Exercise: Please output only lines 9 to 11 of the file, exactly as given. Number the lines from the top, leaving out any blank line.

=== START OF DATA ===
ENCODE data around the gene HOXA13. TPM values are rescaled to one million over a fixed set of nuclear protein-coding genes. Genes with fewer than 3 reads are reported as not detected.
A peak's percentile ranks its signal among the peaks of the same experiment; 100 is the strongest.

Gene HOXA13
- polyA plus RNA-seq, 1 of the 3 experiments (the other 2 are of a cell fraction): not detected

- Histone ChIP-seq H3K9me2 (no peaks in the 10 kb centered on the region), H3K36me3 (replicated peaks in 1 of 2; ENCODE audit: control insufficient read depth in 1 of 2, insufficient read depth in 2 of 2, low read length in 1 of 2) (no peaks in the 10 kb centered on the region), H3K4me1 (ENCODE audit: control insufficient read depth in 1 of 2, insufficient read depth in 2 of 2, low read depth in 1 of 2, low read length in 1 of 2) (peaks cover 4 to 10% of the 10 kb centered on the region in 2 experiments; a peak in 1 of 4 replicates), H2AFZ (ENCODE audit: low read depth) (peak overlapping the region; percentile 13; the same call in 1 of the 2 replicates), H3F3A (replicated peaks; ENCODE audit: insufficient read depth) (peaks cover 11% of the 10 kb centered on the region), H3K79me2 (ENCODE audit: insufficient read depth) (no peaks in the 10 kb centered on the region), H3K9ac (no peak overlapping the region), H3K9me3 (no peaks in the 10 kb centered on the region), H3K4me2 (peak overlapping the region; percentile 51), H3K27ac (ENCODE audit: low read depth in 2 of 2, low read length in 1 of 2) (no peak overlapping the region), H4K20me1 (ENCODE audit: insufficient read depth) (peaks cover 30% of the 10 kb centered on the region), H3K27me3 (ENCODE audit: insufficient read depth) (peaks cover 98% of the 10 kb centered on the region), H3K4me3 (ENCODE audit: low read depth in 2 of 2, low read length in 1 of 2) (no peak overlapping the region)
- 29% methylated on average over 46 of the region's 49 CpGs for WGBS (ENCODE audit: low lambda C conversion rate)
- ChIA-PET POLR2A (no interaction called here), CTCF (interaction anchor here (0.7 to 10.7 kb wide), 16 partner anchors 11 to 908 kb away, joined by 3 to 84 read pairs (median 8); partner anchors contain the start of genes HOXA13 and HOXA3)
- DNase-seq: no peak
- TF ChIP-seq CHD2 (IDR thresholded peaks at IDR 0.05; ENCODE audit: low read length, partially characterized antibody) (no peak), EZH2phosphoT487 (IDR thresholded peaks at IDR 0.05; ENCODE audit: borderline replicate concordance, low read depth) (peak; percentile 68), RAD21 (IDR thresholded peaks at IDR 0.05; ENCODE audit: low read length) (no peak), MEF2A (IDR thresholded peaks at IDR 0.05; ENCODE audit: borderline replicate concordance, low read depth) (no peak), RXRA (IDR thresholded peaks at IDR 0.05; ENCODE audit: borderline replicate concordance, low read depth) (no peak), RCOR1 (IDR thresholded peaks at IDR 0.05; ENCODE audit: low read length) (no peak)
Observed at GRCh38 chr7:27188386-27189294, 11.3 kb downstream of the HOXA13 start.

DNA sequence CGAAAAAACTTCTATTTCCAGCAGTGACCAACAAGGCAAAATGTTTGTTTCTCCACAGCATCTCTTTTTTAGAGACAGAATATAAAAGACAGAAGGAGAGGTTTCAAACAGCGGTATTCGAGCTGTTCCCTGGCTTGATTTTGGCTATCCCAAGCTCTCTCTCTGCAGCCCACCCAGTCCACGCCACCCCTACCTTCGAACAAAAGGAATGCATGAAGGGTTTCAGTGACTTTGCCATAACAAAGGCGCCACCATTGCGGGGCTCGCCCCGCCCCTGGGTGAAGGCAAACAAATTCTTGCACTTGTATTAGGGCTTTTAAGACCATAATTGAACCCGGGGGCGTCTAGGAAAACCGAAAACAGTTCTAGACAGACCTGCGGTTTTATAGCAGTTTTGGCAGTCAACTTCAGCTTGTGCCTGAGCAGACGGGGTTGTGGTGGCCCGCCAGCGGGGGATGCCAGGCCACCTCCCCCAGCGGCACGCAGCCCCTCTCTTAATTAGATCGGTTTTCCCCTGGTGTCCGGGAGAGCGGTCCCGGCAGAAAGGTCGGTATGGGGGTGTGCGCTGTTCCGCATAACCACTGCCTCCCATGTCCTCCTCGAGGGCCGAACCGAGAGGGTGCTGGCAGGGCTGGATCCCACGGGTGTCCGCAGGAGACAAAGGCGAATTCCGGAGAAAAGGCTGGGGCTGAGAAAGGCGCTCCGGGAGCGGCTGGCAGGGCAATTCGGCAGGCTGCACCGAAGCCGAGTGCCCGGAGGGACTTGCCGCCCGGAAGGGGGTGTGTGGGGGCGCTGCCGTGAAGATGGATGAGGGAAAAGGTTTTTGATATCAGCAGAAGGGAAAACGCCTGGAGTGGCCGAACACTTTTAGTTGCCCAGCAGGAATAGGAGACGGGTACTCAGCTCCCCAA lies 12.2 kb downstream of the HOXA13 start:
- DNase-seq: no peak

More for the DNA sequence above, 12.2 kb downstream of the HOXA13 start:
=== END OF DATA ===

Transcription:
- TF ChIP-seq CHD2 (IDR thresholded peaks at IDR 0.05; ENCODE audit: low read length, partially characterized antibody) (no peak), EZH2phosphoT487 (IDR thresholded peaks at IDR 0.05; ENCODE audit: borderline replicate concordance, low read depth) (peak; percentile 68), RAD21 (IDR thresholded peaks at IDR 0.05; ENCODE audit: low read length) (no peak), MEF2A (IDR thresholded peaks at IDR 0.05; ENCODE audit: borderline replicate concordance, low read depth) (no peak), RXRA (IDR thresholded peaks at IDR 0.05; ENCODE audit: borderline replicate concordance, low read depth) (no peak), RCOR1 (IDR thresholded peaks at IDR 0.05; ENCODE audit: low read length) (no peak)
Observed at GRCh38 chr7:27188386-27189294, 11.3 kb downstream of the HOXA13 start.

DNA sequence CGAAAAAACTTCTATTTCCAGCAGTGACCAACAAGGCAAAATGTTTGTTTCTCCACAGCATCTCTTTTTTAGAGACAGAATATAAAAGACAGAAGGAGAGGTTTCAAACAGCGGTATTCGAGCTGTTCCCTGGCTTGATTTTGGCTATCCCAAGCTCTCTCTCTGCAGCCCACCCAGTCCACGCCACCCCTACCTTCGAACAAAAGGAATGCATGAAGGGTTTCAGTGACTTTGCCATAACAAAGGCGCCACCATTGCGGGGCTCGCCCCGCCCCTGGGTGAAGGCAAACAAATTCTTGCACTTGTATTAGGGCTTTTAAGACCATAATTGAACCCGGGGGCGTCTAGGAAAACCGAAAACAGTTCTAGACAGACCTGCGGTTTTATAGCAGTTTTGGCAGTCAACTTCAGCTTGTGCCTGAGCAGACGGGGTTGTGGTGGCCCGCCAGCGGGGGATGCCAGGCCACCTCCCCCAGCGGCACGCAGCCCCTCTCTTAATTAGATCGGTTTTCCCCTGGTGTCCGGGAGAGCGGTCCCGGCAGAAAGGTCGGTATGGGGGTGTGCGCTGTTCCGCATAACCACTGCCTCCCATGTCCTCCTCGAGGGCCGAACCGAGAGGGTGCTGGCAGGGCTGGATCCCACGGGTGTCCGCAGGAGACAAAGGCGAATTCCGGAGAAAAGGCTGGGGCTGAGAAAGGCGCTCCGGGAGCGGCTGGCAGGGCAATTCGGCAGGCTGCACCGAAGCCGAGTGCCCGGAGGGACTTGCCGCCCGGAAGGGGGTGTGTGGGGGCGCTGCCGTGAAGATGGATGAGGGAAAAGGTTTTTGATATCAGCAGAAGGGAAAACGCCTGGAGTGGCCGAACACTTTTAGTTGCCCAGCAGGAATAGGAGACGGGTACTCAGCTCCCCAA lies 12.2 kb downstream of the HOXA13 start: